default due to a tiny-but-not-nonexistent chance that this mode will open users
up to fault attacks, wherein an adversary who controls all of the inputs to
batch verification (i.e. the public keys, signatures, and messages) can craft
them in a specialised manner such as to induce a fault (e.g. causing a
mistakenly flipped bit in RAM, overheating a processor, etc.).  In the
deterministic mode, we seed the PRNG which generates our blinding factors/nonces
by creating
[a PRNG based on the Fiat-Shamir transform of the public inputs](https://merlin.cool/transcript/rng.html).
This mode is potentially useful to protocols which require strong auditability
guarantees, as well as those which do not have access to secure system-/chip-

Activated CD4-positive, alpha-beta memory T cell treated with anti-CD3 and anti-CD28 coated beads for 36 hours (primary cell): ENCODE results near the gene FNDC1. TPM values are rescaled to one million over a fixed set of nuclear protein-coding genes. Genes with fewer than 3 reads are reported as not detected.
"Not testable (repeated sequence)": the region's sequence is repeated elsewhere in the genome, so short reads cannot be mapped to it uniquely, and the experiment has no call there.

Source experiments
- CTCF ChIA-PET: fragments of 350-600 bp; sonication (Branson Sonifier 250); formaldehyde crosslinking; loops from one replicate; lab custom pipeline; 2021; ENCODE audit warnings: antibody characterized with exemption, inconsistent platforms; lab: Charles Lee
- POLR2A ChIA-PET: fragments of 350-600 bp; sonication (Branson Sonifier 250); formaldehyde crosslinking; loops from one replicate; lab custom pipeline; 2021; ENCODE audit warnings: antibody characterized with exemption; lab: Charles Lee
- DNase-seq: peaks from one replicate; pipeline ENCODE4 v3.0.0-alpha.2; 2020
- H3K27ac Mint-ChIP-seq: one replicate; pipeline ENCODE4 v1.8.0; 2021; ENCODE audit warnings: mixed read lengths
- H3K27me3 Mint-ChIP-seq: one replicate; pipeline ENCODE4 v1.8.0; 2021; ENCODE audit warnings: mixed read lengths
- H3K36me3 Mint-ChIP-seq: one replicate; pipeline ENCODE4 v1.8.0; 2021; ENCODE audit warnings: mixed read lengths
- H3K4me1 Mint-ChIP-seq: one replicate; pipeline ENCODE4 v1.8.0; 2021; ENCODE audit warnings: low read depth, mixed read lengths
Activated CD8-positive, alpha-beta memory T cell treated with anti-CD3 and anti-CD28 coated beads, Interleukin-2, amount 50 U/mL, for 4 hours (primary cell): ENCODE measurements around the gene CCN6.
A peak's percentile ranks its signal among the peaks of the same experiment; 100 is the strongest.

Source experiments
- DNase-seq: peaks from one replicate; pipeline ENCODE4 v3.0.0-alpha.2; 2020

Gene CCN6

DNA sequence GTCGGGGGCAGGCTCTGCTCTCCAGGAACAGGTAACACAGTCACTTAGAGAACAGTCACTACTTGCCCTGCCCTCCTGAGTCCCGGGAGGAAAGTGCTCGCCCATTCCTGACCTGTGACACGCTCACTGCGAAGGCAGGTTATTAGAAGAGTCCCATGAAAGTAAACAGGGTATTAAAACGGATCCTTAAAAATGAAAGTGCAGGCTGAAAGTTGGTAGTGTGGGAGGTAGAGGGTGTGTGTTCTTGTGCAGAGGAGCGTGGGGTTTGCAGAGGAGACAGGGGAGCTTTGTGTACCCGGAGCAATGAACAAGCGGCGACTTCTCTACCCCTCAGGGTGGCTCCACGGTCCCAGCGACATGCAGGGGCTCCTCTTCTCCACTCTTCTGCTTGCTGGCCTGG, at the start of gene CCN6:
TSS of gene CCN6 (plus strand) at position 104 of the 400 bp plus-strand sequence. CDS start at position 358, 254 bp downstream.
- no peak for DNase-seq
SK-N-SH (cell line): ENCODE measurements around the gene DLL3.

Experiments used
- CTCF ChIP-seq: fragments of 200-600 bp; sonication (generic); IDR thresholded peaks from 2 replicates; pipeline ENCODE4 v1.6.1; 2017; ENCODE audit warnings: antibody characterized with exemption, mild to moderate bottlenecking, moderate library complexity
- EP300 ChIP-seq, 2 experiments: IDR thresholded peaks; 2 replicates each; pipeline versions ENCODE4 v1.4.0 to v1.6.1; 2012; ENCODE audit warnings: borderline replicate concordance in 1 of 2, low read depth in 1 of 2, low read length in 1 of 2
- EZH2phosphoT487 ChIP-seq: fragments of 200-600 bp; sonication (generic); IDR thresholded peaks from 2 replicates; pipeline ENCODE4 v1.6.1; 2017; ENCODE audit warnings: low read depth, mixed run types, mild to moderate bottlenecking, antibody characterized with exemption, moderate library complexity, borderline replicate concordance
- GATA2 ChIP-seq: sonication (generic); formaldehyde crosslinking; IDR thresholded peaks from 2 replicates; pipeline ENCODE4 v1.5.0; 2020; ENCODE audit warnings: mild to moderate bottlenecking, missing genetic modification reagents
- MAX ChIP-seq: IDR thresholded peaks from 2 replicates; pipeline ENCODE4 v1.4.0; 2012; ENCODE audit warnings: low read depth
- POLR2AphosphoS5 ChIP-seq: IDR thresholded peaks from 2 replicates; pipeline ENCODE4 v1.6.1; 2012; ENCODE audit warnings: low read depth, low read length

provided randomness.  This feature can be enabled via
`--features='batch_deterministic'`.  Note that we _do not_ support deterministic
signing, due to the numerous pitfalls therein, including a re-used nonce
accidentally revealing the secret key.

In the default mode, we do as above in the fully deterministic mode, but we
ratchet the underlying keccak-f1600 function (used for the provided
transcript-based PRNG) forward additionally based on some system-/chip- provided
randomness.  This provides _synthetic randomness_, that is, randomness based on
both deterministic and undeterinistic data.  The reason for doing this is to
prevent badly seeded system RNGs from ruining the security of the signature
verification scheme.

# Features

## #![no_std]

This library aims to be `#![no_std]` compliant.  If batch verification is
required (`--features='batch'`), please enable either of the `std` or `alloc`